3-in-1: Searching Smarter

3-in-1 Education Articles searching is an iterative process! Expect to search, learn from your results, and then adjust your keywords and search again.

Finding the best search terms:

  • Search the title of a great article you've already read in one of article databases listed above, and then look at words used to describe it in the "Subjects" list. Search those words to find more articles like this one.
  • Don't have a great article already? Select "Title" in the dropdown and search your key word or phrase there. Check the "Subjects" listed under a couple of the best articles in your results, and then use these words in a search (Don't forget to change the dropdown to "Subjects") 
  •  Your Research Librarians are experts at finding the best search terms. Just Ask Us!

Searching more effectively:

3-in-1 search for: "science teachers" and technolog*

1.  Unpack your research question into its key components and put them in separate boxes 

                   science teachers use of technology  >  science teachers AND technology

2. Use quotation marks around phrases ("science teachers")

3. Add an asterisk (*) to the root of a word to find all forms of the word  (technolog* = technology, technologies, technological)

Results too large and unfocused?

  • Change one or more dropdown to search major words as "Title" or "Subject Terms"
  • Limit the publication date range to more recent research
  • Still too large? You may need to narrow your research question by adding another aspect.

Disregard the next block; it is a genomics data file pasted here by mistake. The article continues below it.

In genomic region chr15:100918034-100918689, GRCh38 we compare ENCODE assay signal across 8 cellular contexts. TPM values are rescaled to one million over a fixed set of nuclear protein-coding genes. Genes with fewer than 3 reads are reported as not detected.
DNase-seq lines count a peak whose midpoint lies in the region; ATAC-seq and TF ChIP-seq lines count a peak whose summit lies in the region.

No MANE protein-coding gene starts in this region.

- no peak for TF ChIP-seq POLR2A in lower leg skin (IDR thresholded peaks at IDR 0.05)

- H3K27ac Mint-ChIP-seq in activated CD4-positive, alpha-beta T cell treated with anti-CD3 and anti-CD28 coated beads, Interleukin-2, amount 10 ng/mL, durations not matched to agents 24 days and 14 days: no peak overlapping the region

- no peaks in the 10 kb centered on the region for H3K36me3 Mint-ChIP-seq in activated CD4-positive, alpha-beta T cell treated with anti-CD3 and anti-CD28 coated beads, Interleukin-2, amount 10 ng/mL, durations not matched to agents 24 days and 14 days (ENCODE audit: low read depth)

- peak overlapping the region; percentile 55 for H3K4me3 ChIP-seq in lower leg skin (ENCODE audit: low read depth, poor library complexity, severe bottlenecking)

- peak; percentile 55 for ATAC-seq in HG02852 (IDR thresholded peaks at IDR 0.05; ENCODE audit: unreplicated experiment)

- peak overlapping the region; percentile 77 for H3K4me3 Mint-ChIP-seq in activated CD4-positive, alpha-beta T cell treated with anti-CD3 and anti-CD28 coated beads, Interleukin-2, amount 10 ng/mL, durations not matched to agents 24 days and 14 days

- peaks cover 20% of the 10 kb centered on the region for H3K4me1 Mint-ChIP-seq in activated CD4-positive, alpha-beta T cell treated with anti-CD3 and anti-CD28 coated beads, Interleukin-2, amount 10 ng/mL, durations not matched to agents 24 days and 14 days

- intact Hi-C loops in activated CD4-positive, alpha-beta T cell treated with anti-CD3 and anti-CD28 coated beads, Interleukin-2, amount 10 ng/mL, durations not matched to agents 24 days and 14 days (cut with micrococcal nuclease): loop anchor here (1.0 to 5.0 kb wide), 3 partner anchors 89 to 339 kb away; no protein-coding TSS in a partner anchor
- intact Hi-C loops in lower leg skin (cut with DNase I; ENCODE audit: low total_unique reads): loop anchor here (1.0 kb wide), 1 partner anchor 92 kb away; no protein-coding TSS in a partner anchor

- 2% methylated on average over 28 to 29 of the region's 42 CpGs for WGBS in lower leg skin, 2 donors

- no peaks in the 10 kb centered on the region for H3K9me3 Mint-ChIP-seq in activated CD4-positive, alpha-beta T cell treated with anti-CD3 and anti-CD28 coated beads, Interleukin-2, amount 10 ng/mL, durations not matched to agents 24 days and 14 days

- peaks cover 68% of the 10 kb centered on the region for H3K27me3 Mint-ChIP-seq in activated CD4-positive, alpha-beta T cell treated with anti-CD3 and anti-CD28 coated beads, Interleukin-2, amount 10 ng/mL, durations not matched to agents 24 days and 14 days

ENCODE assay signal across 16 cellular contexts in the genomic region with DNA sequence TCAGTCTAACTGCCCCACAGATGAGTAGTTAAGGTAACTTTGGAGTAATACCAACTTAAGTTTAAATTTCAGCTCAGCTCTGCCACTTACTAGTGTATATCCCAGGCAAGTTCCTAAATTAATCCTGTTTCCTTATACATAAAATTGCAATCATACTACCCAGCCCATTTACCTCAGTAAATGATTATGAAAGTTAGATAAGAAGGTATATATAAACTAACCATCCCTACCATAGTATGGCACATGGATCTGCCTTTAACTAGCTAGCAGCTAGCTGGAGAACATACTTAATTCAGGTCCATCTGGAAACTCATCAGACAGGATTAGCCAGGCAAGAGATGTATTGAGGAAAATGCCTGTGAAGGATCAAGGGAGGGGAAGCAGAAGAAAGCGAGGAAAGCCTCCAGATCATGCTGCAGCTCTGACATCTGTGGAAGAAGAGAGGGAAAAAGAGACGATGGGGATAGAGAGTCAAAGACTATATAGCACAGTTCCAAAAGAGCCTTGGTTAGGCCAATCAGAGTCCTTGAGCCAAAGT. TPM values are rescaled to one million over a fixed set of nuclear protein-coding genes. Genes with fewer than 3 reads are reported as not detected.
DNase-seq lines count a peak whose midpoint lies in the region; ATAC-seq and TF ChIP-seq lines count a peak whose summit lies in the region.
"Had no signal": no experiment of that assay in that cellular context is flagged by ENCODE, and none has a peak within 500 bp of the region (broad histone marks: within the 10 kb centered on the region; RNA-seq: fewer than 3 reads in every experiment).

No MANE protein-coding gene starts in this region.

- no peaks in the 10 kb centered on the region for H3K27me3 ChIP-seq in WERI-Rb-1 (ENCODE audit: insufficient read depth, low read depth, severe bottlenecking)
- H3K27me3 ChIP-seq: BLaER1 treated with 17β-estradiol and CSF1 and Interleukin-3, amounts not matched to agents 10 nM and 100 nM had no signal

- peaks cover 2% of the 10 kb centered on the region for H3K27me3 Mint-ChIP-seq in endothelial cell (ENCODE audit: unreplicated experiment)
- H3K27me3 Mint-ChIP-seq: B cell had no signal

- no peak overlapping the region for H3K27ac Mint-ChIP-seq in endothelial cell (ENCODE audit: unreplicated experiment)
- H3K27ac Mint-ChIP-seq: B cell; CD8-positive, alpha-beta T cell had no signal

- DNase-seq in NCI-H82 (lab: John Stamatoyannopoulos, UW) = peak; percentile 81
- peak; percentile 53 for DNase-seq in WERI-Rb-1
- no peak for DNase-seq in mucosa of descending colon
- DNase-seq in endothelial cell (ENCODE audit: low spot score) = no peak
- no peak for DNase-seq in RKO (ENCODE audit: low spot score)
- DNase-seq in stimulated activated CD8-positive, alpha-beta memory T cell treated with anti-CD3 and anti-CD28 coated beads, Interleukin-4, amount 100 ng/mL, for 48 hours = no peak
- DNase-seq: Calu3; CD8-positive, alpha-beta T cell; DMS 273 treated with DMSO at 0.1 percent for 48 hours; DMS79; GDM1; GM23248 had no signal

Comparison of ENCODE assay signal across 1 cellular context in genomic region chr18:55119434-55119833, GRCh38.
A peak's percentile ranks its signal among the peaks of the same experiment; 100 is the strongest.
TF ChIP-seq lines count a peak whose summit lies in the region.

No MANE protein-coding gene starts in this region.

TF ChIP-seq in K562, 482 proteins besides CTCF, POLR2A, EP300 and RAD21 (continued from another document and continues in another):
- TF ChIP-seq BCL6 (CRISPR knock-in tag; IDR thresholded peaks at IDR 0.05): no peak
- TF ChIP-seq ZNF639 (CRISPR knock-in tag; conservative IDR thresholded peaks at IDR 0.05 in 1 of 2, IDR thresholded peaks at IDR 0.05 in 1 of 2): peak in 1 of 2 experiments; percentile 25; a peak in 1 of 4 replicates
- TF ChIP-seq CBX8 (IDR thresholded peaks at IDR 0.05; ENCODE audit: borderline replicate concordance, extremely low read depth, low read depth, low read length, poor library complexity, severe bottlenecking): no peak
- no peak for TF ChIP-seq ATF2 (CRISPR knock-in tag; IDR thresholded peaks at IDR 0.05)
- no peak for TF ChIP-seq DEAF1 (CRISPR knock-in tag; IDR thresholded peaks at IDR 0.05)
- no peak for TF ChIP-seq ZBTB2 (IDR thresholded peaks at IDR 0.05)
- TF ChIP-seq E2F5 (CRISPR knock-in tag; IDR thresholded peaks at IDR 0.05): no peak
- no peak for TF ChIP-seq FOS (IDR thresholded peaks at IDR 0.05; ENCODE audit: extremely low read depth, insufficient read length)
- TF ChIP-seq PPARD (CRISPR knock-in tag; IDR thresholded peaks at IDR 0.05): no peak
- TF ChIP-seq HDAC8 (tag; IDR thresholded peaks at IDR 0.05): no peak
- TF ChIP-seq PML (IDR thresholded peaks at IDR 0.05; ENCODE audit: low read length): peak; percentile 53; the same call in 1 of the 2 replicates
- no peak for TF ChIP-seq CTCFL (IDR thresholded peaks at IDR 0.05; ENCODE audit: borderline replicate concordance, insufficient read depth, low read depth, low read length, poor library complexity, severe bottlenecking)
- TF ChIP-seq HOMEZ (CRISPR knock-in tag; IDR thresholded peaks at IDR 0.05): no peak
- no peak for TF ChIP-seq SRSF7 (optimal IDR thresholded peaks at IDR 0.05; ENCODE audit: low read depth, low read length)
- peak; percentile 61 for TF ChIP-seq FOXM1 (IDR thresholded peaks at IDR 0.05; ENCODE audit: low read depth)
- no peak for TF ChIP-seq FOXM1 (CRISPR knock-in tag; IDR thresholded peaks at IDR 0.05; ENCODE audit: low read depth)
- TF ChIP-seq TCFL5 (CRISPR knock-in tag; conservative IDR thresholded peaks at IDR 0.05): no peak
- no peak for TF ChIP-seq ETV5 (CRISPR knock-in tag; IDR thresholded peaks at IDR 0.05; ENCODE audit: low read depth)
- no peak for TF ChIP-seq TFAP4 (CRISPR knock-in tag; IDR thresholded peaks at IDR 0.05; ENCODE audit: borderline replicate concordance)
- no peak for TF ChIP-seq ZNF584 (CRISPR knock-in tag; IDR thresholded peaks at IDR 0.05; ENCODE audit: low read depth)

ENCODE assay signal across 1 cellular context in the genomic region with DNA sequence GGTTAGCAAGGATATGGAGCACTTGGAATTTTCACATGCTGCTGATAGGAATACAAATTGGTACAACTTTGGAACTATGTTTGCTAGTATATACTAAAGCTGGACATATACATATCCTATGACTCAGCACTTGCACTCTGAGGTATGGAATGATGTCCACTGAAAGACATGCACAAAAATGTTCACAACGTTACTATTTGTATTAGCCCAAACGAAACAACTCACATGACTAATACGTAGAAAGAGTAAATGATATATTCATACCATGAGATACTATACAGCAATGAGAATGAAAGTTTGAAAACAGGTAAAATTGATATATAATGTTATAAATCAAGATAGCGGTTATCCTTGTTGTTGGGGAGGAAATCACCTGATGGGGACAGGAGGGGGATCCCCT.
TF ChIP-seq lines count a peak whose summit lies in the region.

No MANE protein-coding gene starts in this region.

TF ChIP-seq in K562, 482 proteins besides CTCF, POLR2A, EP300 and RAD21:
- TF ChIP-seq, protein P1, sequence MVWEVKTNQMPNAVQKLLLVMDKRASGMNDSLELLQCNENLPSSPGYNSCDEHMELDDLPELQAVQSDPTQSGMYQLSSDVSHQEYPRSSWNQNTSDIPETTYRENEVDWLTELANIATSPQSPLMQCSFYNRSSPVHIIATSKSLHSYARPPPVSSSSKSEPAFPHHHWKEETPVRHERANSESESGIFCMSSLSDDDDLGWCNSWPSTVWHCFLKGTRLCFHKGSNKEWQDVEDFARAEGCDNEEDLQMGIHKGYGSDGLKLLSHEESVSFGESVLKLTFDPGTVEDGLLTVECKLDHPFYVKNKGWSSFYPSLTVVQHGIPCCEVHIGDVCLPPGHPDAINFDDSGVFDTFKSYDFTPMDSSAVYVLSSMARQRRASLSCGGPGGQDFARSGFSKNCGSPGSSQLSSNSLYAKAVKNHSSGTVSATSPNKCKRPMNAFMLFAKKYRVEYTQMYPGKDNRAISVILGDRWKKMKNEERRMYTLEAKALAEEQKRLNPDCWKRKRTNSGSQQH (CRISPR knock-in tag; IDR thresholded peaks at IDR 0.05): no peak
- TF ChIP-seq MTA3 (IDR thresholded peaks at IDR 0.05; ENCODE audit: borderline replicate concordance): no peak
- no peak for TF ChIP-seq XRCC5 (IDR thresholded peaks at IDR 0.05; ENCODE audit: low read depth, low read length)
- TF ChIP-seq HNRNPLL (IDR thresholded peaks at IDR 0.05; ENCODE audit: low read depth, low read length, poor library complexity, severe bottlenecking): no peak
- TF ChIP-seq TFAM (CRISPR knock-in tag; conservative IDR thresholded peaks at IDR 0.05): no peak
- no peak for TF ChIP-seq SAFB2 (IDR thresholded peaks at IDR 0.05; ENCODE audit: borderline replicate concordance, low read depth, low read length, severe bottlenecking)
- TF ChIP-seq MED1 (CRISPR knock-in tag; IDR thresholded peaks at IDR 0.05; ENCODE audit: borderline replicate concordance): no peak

Results too small?

  • Think of other words for each part of your topic and add them to the appropriate box using the word "OR":

                "science teachers" OR "science education"

  • Scope one of your concepts more broadly (Instead of "educational technology" search the broader concept, "technology")
  • Search a different body of literature (e.g. psychology, business). Ask Us for suggestions.

Searching for teaching strategies?

  • Try combining your keywords with "teaching strateg*" OR "teaching method*"
  • Try activities or "lesson plan*" in SU

Searching for action research done by teachers?

  • Combine your topic keywords with "action research" OR "teacher researcher*" in SU

Gray Literature

What is Gray Literature?

Gray literature is a work that is either informally published, or published by a non-commercial enterprise, such as an association, academic institution, or government agency. Gray literature includes reports, conference proceedings, research papers, dissertations and more.

Where to find Gray Literature?

Research Clearinghouses such as the Education Commission of the States provide concise summaries of findings, policy implications, and recommendations on key education issues. Search the ECS Research Studies Database or check for topics in their A - Z list.

Associations or research centers working in your area can be useful sources of gray literature. For example:

Tip: Look for tabs or links to Reports, Research, Publications or Resources.

To find more sources of gray literature, use Google (not Google Scholar)

TipAdvanced Google Search allows you to get more focused results. Use exact phrase searching, limits to geographic regions or website domain (edu, org, etc.) and more.

Not finding what you need? Ask Us!